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Quilt History Snippets - September
By Kathleen L Moore
Posted: 2022-09-06T18:45:22Z

What: Review of Uncoverings 1990, Volume 11 of the Research Papers of the American Quilt Study Group

Topic: "A Profile of Quilts and Donors at the DAR Museum"

Authors: Nancy Gibson Tuckhorn


The author, Nancy Gibson Tuckhorn, was a long-time curator at the DAR at the time this article was written (over several decades mid- to late twentieth century). She curated numerous exhibitions and authored or co-authored books and articles on quilt history including this one for AQSG’s Uncoverings.

 

She provides an informative summary of the history of the DAR which was, interestingly, created in 1890 as a result of women having been excluded from membership in the Sons of the American Revolution (SAR). The SAR had been created in 1875 “by a group of men wishing to perpetuate the memories of their Revolutionary War ancestors.” In April of 1890 they “voted to exclude women from membership.” A few women took umbrage, and a movement began by these women to create an organization to “honor their ancestors, women in particular, in a relevant manner.” [pp. 130-131] The National Society of the Daughters of the American Revolution was formalized on October 11, 1890 with Mrs. Caroline Scott Harrison, wife of President Benjamin Harrison, elected as President-General. [p. 131] Collected and donated artifacts were housed by the Smithsonian Institution by an act of Congress passed in 1896. The building of Memorial Continental Hall was accomplished in 1909 and housing and exhibiting of artifacts began on site at that time. An annex building was added in 1950. In 1973 the DAR was accredited by the American Association of Museums.

 

Tuckhorn notes that the holdings focus on “objects made or used in America in the pre-industrial period” and the “cut-off date for Museum accessions is 1840” “[t]extiles handmade or handwoven up to 1900 are accepted.” Study and exhibition “of these textiles provide a means to attain an important goal of the NSDAR: ‘to document and preserve the achievements of American women.” [p. 131] One wonders if the Museum guidelines for accession have changed since this article was written in 1990.

 

Tuckhorn’s article continues with specifics and details about the textiles and quilts in the collection…dates made, categories of quilts, types, fibers used, plain vs printed, pieced vs appliqued, embroidered, etc. Additionally, Tuckhorn provides information on some of the quiltmakers of donated quilts focused on four questions: “Who made it? When was it made? Where was it made? How did the donor acquire it?” She notes that “it is not surprising to find that the vast majority were made east of the Mississippi River, where the largest population centers were located.” [p. 136]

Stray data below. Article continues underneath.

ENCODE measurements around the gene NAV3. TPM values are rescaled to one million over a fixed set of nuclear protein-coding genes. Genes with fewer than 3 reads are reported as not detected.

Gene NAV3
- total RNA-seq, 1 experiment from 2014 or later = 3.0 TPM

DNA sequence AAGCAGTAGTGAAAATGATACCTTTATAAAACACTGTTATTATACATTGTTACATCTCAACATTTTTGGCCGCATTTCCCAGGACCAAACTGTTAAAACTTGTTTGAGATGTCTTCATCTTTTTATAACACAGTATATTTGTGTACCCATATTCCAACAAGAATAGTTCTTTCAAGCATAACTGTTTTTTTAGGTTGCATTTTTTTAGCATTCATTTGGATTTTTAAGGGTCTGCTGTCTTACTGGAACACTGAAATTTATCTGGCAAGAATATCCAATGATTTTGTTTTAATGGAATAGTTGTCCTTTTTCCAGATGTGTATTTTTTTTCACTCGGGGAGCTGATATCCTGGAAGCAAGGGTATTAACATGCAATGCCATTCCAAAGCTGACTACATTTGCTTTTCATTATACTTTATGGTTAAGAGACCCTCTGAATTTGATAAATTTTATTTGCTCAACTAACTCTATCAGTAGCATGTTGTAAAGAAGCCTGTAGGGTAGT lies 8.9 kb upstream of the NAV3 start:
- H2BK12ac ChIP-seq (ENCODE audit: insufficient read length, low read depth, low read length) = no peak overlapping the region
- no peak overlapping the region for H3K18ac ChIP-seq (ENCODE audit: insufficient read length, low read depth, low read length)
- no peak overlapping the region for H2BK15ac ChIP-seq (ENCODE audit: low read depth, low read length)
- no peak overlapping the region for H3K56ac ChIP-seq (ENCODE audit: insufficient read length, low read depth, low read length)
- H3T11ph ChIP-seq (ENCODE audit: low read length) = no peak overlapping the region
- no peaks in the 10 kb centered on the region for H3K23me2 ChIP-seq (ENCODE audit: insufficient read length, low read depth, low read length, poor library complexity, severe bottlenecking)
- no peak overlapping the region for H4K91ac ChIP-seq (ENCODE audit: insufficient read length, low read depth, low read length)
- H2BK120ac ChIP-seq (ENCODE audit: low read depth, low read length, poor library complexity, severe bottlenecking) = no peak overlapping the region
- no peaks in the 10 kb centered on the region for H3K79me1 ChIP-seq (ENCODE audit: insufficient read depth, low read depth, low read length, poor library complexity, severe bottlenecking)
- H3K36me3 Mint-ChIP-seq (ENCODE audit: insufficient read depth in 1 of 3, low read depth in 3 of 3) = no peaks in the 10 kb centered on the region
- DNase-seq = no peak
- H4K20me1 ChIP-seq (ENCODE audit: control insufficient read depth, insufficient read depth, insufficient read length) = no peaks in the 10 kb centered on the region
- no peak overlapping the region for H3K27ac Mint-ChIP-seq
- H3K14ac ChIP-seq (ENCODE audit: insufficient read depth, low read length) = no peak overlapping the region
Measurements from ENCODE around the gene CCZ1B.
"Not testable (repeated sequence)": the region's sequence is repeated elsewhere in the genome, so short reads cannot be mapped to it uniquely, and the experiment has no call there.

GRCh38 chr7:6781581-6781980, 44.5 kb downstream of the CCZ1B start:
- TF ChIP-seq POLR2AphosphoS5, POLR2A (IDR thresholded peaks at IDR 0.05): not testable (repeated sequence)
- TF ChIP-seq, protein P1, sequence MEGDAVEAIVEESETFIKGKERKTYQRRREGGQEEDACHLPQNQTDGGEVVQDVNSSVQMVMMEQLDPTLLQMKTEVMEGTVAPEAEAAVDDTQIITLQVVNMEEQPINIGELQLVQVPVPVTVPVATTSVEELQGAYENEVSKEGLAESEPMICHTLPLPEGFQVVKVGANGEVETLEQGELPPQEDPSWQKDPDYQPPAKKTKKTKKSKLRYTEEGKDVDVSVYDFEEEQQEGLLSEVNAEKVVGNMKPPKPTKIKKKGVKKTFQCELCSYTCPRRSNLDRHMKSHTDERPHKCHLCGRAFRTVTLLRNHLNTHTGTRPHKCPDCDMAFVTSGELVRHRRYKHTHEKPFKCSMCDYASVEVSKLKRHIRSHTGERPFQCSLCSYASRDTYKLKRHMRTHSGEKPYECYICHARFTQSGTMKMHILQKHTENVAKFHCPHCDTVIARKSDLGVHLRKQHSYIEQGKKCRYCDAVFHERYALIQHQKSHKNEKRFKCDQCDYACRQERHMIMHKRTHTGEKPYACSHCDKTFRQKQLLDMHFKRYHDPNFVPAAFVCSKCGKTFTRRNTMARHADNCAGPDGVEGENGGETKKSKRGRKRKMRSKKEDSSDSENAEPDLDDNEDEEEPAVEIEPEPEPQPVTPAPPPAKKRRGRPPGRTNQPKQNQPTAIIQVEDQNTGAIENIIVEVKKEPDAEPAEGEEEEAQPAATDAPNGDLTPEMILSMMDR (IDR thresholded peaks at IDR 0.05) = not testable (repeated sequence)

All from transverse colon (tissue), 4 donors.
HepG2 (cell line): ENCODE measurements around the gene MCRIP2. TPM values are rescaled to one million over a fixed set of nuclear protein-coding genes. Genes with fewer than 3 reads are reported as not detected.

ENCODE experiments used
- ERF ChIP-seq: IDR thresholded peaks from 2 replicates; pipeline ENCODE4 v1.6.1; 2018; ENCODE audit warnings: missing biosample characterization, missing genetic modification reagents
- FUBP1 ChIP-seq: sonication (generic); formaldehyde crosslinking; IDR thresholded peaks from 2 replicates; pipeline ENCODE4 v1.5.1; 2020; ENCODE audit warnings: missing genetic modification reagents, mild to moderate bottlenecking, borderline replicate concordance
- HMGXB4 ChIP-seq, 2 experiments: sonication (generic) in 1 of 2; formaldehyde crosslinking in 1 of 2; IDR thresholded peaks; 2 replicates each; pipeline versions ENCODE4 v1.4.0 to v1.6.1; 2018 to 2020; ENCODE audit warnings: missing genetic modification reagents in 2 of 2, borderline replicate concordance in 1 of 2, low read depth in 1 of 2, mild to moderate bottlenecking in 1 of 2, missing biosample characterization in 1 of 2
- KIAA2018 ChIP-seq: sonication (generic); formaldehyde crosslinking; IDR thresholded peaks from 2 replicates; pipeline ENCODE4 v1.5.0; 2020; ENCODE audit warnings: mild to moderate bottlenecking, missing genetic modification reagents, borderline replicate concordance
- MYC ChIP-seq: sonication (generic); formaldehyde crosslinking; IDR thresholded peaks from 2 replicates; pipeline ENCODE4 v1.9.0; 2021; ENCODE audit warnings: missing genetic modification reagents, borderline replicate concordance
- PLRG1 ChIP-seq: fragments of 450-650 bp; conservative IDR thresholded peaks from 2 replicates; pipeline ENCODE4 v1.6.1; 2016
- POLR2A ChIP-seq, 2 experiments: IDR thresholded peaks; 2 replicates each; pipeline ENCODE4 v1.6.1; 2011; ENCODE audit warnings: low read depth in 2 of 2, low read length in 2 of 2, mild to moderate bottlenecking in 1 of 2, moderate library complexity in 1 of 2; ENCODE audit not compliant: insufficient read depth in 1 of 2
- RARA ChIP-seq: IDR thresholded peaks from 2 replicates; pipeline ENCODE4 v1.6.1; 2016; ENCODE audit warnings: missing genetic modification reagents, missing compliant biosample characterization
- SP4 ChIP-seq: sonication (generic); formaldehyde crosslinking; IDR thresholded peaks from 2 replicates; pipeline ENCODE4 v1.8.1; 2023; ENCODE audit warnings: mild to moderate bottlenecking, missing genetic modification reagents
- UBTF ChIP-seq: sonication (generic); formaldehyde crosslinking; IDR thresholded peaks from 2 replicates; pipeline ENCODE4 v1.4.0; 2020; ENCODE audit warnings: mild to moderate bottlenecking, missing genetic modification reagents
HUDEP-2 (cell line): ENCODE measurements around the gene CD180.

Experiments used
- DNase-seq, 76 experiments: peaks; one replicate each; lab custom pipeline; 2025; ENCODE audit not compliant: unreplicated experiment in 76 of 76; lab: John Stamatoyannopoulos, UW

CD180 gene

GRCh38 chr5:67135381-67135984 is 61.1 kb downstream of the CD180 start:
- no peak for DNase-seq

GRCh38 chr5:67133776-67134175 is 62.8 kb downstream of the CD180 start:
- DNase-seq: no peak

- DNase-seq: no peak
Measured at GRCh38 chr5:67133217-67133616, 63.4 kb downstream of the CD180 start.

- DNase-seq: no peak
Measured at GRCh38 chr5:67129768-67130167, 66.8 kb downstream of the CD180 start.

Tuckhorn also discusses the question of why donors gave their quilts to the Museum. Over 72 percent of items in the collection were provided by “individual members or state societies and chapters.” [p. 137] There is a brief discussion of accession practices in the early years and the lack of detail in the early donor records followed by a description of efforts later on to improve on these procedures and to increase the sharing of information to a broader audience. The collection is currently available on the Quilt Index and at the DAR’s website which is collections.dar.org. I am told there is often more family history on the DAR’s database.

 

There is much more to this article that is revealing and informative about the influence of national events and the growth and depths of nationalism as well as the conditions of the economy and how they move people to contribute to the Museum’s collection, even how they choose to make their contribution, think sale vs donation.

 

This is another article that could serve as a springboard for further research and reporting. One hopes we can look forward to that in a future Seminar presentation.

 

That’s all for this month. Next month we will review “Quilts as Material History: Identifying Research Models.” If you do not have a copy of this, or any, edition of Uncoverings, check the publication list on the AQSG website to see if the particular volume is available…many still are. To access an online version of any issue of Uncoverings find the links at www.quiltindex.org. As always, you can contact me at kmoore81@austin.rr.com.